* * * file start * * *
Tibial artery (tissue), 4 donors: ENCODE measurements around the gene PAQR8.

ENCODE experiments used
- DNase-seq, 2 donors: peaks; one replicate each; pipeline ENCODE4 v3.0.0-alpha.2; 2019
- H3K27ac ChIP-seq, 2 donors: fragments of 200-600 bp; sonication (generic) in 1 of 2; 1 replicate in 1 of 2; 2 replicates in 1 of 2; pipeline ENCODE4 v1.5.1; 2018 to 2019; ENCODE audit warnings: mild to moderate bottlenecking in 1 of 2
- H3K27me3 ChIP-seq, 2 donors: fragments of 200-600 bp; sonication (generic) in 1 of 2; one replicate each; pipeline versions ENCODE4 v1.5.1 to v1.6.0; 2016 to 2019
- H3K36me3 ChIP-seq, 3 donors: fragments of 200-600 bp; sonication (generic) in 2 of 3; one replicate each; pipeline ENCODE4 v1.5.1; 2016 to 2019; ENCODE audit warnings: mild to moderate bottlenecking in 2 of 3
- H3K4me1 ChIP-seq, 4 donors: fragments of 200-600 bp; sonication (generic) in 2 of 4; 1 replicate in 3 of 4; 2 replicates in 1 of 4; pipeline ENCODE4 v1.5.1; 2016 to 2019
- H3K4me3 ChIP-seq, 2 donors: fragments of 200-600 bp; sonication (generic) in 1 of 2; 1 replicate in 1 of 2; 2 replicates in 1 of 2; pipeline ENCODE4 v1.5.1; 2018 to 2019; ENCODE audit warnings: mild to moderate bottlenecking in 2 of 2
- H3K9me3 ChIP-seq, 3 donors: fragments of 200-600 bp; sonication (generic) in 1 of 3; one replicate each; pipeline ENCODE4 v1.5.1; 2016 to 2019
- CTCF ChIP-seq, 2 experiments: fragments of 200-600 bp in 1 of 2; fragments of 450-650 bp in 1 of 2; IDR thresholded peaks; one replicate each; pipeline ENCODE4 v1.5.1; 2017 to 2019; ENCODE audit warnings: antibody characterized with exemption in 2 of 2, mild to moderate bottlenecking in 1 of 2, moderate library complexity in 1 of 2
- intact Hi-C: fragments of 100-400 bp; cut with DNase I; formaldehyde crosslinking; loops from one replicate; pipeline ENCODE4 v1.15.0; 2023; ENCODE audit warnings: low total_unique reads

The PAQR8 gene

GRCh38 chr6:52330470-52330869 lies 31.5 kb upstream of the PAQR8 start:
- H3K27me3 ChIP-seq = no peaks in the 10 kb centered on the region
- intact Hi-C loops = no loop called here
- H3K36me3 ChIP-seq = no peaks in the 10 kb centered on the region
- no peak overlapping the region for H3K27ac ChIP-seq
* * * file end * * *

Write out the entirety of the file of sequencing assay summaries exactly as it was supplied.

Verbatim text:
Tibial artery (tissue), 4 donors: ENCODE measurements around the gene PAQR8.

ENCODE experiments used
- DNase-seq, 2 donors: peaks; one replicate each; pipeline ENCODE4 v3.0.0-alpha.2; 2019
- H3K27ac ChIP-seq, 2 donors: fragments of 200-600 bp; sonication (generic) in 1 of 2; 1 replicate in 1 of 2; 2 replicates in 1 of 2; pipeline ENCODE4 v1.5.1; 2018 to 2019; ENCODE audit warnings: mild to moderate bottlenecking in 1 of 2
- H3K27me3 ChIP-seq, 2 donors: fragments of 200-600 bp; sonication (generic) in 1 of 2; one replicate each; pipeline versions ENCODE4 v1.5.1 to v1.6.0; 2016 to 2019
- H3K36me3 ChIP-seq, 3 donors: fragments of 200-600 bp; sonication (generic) in 2 of 3; one replicate each; pipeline ENCODE4 v1.5.1; 2016 to 2019; ENCODE audit warnings: mild to moderate bottlenecking in 2 of 3
- H3K4me1 ChIP-seq, 4 donors: fragments of 200-600 bp; sonication (generic) in 2 of 4; 1 replicate in 3 of 4; 2 replicates in 1 of 4; pipeline ENCODE4 v1.5.1; 2016 to 2019
- H3K4me3 ChIP-seq, 2 donors: fragments of 200-600 bp; sonication (generic) in 1 of 2; 1 replicate in 1 of 2; 2 replicates in 1 of 2; pipeline ENCODE4 v1.5.1; 2018 to 2019; ENCODE audit warnings: mild to moderate bottlenecking in 2 of 2
- H3K9me3 ChIP-seq, 3 donors: fragments of 200-600 bp; sonication (generic) in 1 of 3; one replicate each; pipeline ENCODE4 v1.5.1; 2016 to 2019
- CTCF ChIP-seq, 2 experiments: fragments of 200-600 bp in 1 of 2; fragments of 450-650 bp in 1 of 2; IDR thresholded peaks; one replicate each; pipeline ENCODE4 v1.5.1; 2017 to 2019; ENCODE audit warnings: antibody characterized with exemption in 2 of 2, mild to moderate bottlenecking in 1 of 2, moderate library complexity in 1 of 2
- intact Hi-C: fragments of 100-400 bp; cut with DNase I; formaldehyde crosslinking; loops from one replicate; pipeline ENCODE4 v1.15.0; 2023; ENCODE audit warnings: low total_unique reads

The PAQR8 gene

GRCh38 chr6:52330470-52330869 lies 31.5 kb upstream of the PAQR8 start:
- H3K27me3 ChIP-seq = no peaks in the 10 kb centered on the region
- intact Hi-C loops = no loop called here
- H3K36me3 ChIP-seq = no peaks in the 10 kb centered on the region
- no peak overlapping the region for H3K27ac ChIP-seq